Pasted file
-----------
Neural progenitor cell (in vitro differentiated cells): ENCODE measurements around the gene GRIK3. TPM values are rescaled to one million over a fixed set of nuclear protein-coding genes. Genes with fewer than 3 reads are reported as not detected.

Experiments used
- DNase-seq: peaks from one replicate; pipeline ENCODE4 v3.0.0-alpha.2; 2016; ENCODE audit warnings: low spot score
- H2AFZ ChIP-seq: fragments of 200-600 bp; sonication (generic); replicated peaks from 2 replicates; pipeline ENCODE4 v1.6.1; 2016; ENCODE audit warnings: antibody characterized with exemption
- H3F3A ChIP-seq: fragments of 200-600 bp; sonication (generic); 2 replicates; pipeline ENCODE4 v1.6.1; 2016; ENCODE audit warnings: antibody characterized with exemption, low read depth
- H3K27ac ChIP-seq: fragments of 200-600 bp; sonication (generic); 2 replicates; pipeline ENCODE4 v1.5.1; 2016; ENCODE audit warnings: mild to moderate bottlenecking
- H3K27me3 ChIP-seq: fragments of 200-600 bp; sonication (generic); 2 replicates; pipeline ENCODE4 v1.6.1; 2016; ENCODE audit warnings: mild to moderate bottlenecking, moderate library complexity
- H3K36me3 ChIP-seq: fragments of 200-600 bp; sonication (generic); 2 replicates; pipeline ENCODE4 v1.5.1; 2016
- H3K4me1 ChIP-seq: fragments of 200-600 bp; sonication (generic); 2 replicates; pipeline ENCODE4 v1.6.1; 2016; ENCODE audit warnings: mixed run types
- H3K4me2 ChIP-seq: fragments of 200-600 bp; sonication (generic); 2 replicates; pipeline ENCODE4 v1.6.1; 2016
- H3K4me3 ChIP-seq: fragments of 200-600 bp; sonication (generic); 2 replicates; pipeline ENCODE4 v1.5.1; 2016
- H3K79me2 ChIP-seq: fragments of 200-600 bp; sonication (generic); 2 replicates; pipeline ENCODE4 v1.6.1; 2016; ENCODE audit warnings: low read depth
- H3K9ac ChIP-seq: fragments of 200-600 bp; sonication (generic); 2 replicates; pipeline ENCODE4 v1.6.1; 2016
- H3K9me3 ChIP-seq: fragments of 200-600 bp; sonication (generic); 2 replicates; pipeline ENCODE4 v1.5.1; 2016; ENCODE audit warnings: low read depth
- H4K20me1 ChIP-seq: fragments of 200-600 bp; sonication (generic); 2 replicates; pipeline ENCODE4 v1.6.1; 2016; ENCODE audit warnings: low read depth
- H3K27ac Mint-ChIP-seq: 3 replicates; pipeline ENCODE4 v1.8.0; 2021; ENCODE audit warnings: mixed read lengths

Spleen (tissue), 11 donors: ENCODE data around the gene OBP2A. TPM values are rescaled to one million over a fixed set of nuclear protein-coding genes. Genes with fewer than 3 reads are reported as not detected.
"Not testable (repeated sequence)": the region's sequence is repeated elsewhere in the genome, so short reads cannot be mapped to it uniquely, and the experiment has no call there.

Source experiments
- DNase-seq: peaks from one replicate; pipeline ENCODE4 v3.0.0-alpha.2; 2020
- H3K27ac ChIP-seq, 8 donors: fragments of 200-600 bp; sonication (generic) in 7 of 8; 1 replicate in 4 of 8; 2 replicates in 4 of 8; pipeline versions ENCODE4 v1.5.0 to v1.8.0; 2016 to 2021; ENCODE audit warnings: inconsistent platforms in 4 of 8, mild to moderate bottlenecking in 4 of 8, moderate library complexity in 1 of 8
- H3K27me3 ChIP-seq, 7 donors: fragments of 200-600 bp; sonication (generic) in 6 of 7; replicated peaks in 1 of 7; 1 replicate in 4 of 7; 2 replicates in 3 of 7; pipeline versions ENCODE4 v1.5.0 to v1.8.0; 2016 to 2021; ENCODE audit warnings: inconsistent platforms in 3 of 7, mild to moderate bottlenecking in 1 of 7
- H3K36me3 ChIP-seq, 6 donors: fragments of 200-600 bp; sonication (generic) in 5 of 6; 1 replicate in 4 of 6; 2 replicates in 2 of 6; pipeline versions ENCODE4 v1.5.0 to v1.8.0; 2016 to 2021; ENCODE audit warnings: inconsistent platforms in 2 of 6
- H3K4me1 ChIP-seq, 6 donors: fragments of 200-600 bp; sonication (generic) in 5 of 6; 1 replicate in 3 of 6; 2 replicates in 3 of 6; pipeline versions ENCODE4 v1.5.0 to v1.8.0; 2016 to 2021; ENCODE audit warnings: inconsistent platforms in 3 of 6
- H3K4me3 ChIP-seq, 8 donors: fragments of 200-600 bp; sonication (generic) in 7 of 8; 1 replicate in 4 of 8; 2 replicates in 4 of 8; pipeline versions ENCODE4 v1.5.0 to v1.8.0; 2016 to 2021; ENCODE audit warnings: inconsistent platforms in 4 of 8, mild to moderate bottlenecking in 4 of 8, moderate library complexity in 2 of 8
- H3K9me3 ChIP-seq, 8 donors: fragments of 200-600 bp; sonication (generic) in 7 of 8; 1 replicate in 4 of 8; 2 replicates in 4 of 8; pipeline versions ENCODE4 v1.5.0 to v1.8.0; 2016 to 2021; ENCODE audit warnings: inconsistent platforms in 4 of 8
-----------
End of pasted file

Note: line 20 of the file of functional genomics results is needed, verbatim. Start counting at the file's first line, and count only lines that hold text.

- DNase-seq: peaks from one replicate; pipeline ENCODE4 v3.0.0-alpha.2; 2020